An exhibition highlighting the design conversation in plywood, from the early British modernists to a Chicago-based designer.
From Lawn Road to South Chicago: Progressive Plywood in Times of Change
R & Company, 64 White Street, New York
17th November 2020 – 14th January 2021
SOME MIGHT ASSUME that bent-plywood furniture is a closed chapter in the history of design. But a new exhibition, From Lawn Road to South Chicago: Progressive Plywood in Times of Change, at the R & Company in New York, suggests it is still flourishing. Made of glued, compacted wood veneers – each layer placed so that the grain is at a 90° angle to the one below – plywood was pioneered in furniture in the 1920s by Finnish architect Alvar Aalto. In 1932, he produced the iconic ‘Paimio Chair’ for the Paimio Sanatorium for tuberculosis patients. He deemed the appealingly lightweight, but strong – material more human than the tubular-steel furniture produced that decade by the early modernists. While curvilinear, organic and honey-toned, bent plywood was coveted by modernist designers for being an industrial, low-cost material used to make stripped-down, functionalist furniture.
Several other well-known bent-plywood pieces were created in the UK in the interwar years. Gerald Summers designed the ‘Bent Plywood Armchair’ of 1934 for Makers of Simple Furniture, the firm he co-founded with his wife Marjorie. Meanwhile, Marcel Breuer and Egon Riss, both emigrés from Nazi Europe, designed the ‘Long Chair’ of 1936 and ‘Penguin Donkey’ bookcase of 1939 respectively for Isokon Furniture Company, which was co-founded by Jack Pritchard and Wells Coates and based at Lawn Road Flats in Hampstead.
Pritchard revived Isokon briefly in the 1960s. And British company Isokon Plus, which produces original Isokon pieces and aesthetically similar furniture by younger generations, was founded in 1982. The show at R & Company’s newer premises on White Street, South Manhattan echoes the spirit of Isokon Plus since it displays Isokon-era pieces alongside contemporary bent-ply furniture by Chicago-based designer Norman Teague. The gallery dubs what it perceives to be an unbroken tradition, “the bentwood continuum”.
Teague is showing his ‘Sinmi’ rocking stools, fruit of more than five years’ experimentation with prototypes, initiated in 2015. “Sinmi” means to relax in West African language Yoruba. He is also displaying his new ‘Africana’ collection, comprising a chair and rocking chair, each in an edition of ten. Teague has carved decorative motifs on the chair whose frame is digitally fabricated by Max Davis, while its comfortable leather seat is made by Chicago-based craftsman Yohance Lacour. Compared with the pared-down Isokon-era pieces, Teague’s are elaborate and luxurious and come in various tones, from blond to black.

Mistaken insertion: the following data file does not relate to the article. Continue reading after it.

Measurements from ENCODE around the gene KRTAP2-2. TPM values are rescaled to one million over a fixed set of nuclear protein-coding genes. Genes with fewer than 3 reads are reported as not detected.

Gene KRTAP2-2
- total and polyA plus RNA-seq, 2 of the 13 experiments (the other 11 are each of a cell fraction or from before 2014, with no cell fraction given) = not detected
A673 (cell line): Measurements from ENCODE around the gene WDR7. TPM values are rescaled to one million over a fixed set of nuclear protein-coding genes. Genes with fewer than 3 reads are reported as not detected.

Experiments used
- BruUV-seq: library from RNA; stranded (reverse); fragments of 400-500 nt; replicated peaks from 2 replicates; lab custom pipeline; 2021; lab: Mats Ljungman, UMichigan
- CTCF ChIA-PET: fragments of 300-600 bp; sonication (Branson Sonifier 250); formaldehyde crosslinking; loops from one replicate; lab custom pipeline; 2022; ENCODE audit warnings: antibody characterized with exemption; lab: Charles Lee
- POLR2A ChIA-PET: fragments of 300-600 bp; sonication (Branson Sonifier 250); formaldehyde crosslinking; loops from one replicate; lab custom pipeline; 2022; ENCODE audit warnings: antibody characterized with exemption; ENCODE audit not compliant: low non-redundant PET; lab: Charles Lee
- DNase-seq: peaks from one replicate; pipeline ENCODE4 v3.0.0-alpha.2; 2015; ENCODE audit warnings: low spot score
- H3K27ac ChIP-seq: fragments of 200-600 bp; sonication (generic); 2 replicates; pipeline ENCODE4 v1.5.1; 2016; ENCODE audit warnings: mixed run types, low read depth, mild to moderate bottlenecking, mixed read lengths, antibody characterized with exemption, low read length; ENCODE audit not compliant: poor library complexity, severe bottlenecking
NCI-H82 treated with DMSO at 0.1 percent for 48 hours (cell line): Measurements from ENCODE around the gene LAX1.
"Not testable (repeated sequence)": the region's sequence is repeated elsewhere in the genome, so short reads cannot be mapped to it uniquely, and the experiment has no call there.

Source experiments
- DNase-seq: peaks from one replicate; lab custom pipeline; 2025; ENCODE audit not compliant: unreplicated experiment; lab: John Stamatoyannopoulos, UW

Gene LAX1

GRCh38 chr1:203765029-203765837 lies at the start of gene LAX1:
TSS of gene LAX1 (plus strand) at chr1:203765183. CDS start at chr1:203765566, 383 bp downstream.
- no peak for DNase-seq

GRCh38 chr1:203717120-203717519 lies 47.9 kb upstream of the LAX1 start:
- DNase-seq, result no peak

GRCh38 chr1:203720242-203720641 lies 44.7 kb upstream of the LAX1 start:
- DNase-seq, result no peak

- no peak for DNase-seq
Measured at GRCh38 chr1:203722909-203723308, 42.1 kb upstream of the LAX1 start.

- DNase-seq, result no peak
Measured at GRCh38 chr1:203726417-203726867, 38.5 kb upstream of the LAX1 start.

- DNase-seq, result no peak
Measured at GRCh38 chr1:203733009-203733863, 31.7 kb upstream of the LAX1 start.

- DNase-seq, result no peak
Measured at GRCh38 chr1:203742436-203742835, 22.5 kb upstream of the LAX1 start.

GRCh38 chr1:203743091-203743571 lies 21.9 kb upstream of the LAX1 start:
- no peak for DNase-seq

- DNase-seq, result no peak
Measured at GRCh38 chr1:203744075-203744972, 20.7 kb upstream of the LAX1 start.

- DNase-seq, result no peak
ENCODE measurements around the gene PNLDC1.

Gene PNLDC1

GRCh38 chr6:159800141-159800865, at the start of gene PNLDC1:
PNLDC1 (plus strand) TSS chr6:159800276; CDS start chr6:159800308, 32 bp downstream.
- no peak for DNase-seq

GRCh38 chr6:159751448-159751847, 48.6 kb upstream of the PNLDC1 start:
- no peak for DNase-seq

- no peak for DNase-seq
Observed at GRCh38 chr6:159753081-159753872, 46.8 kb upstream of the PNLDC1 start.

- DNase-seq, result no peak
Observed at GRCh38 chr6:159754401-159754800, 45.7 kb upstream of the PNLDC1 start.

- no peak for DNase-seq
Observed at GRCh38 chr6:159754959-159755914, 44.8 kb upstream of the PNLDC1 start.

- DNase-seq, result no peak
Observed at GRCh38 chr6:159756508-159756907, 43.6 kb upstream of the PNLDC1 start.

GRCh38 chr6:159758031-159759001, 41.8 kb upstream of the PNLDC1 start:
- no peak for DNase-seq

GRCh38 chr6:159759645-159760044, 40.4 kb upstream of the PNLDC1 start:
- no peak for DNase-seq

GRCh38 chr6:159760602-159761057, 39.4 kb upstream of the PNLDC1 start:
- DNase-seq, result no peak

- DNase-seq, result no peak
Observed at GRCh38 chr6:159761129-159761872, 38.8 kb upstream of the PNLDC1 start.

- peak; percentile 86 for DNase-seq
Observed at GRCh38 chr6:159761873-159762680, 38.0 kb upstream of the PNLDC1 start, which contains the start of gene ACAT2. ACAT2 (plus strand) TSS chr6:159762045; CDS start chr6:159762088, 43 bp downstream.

The show came about in a relatively unpremeditated way in unprecedented circumstances, says James Zemaitis, its curator and the gallery’s Director of Museum Relations. “In 2019, I’d curated our show, Bend it Like Breuer: Modern Plywood of the 20th Century, to coincide with the centenary of the founding of the Bauhaus. It was a hit with museum audiences in particular,” says Zemaitis, who brought his enthusiasm for early modernist European design with him on joining R & Company in 2016.
“Before the pandemic, I had an idea for an exhibition about 1930s British plywood furniture,” says Zemaitis, “I’d admired the 2017 Victoria and Albert Museum show, Plywood: The Modern World. I also buy British ply pieces from dealers on Instagram and have noticed my own most popular posts seem to be on plywood. I spotted that British curator Zoë Ryan had posted a picture of a plywood piece by Norman which she’d acquired for the Art Institute of Chicago when she was its architecture and design curator. I’d not heard of him but his name intrigued me: it sounded like a mid-century industrial designer’s name. I looked him up and was interested in his collaborative approach.”
Indeed, Teague’s name conjures up US designers Norman Bel Geddes and Walter Dorwin Teague. The latter designed exhibitions at the 1939 New York World’s Fair, where Aalto showed his ‘Paimio Chair’ to wide acclaim. Teague, says Zemaitis, is the first African-American designer the gallery has represented. Zemaitis feels the show has a political edge because it reflects the turmoil the US has experienced in the past few months. “Lockdown, the Black Lives Matter movement, the boarded-up buildings in New York with fear of protests if Trump lost the election … Normally, this might have been two separate exhibitions but these are difficult times and I wanted this show to feel more improvisational.”
Teague doesn’t see his work as disrupting the bent-ply tradition but believes he can use design to empower black and brown communities. “My pieces are complementary to Isokon,” he says. “I adore Isokon’s testing of materials. But my work is an investigation of being an African-American contemporary designer, too. While studying product design [at Columbia College, Chicago], there were few black people teaching design history. If my work positively affects the mind of a little girl or boy, I feel it will have achieved something.”
R & Company – represents a distinguished group of historic and contemporary designers whose work is among the most innovative and finely crafted of their time.